If you think that fast growth in the retail world is a piece of cake, you better think again. Adidas’ experience growing sales fast to catch up with sportswear competitor Nike has proven exactly the opposite.
That a large public company doing over €21 billion in annual sales would struggle to accommodate a fast spurt in growth indicates how challenging the problem can be. As you grow your own retail business, you can take a few lessons from Adidas supply chain failures.
Retail Growth Challenges
The story of Adidas’s failure to keep up with growth appeared in Reuters and other media sites like Euro News. The German sportswear retailer announced that supply chain problems had led to missed revenue opportunities for the 2018 fiscal year.
Breakneck sales growth in Adidas’ North American business left it with less margin for error when it came to managing the supply chain. CEO Kasper Rorsted is on record saying, “The volume grew quicker than anticipated and we didn’t respond quickly enough to that demand signal.”
A 200-400 Million Euro Blunder
To understand the importance of Adidas’s failure to forecast demand and secure supplies in time, you need to look at the financial impact.
The company sells over 450 million pieces of apparel each year. The bulk of this is produced in Asia, in particular, China, Cambodia, and Vietnam. Lack of capacity at plants in these locations left Adidas unable to fulfill surging orders in North America.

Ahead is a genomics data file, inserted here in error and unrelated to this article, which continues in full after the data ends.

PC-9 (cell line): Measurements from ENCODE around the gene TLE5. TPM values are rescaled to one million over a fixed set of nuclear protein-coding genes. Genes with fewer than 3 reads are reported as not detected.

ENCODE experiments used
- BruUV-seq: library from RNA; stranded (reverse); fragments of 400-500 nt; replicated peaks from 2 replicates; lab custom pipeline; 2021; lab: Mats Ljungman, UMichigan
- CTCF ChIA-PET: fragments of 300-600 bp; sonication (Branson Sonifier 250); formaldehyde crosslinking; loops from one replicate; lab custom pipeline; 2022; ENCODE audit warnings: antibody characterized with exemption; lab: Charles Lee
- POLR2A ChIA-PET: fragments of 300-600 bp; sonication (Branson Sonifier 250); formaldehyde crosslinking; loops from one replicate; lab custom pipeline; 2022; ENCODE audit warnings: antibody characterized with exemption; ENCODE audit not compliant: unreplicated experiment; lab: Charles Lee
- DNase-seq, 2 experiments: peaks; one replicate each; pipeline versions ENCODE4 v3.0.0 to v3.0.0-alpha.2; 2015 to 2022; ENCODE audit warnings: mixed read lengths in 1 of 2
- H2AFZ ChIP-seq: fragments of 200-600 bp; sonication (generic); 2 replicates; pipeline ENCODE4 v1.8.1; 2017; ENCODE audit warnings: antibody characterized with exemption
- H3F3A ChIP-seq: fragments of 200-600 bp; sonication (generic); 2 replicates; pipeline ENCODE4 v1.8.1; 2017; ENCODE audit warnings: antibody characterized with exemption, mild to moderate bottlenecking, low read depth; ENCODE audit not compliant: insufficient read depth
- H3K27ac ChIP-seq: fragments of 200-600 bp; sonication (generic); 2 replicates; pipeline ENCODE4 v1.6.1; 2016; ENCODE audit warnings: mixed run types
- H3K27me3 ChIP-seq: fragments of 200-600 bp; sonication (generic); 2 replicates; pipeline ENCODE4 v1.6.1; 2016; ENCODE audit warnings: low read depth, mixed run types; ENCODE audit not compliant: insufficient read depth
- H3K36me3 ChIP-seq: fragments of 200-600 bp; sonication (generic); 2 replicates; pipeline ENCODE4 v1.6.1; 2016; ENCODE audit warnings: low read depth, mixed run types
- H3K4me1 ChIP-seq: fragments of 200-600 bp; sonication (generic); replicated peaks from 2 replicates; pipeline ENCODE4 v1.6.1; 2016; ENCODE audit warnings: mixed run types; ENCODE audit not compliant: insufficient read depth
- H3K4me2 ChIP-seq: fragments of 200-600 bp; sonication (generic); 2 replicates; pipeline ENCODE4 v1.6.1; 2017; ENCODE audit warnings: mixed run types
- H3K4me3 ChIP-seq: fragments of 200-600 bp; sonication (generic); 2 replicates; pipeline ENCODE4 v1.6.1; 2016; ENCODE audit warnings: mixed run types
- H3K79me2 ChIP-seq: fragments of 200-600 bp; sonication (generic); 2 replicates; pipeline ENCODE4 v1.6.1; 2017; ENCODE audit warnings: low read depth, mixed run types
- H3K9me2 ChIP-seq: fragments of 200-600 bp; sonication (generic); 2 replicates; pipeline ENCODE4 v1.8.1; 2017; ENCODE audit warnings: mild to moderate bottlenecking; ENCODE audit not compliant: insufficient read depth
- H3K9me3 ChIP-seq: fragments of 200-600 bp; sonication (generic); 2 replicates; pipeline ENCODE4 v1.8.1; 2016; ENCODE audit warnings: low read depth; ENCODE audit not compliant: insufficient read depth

As a result, the company was unable to book around €200-€400 million worth of orders in just the first half of 2018. Since then, the lost business opportunity could be much bigger.
How Adidas Makes Money
Growth problems like Adidas has been experiencing are a sign that the German manufacturer is doing well in at least one area: brand growth. Adidas has been investing in growing its brand and sales in order to become the leading sports brand over the last decade.
Adidas Is Raking In The Money
With €21.915 billion revenue in 2018 and growing rapidly, Adidas is raking in the money. The company enjoys spectacular margins on its products.
For the better part of the last decade, gross margins for Adidas have hovered between 46% and 50%. These margins show that consumers are willing to pay a healthy premium for the brand’s products.
The Adidas brand makes money on sports as well as sports-inspired active-wear as well as casual-wear.
Going “Open Source” With Product Design
As part of its strategic growth drive to 2020, Adidas is stepping up how it develops and markets its products.
On the marketing front, the company is spending aggressively in marketing. This involves taking marketing spend to $3.5 billion in 2018, about 14% of total revenue.
In addition, Adidas’ Open Source initiative involves launching products in collaboration with outside designers and high profile athletes.
Adidas’ Battle With Nike
While Adidas has a strong footprint in Western Europe, it has lagged competitors in other markets. This has been a sore point for Adidas, especially in North America where it trails its much bigger competitor Nike for sales and brand recognition.
The battle between these two brands around the world represents one of the most compelling business struggles in modern times. The numbers put Nike at an advantage but Adidas is moving fast.
Adidas was founded by Adi Dassler in 1924 and has gone through a series of changes over the years. It has always enjoyed a much stronger European presence, though it has begun to focus on other regions of late.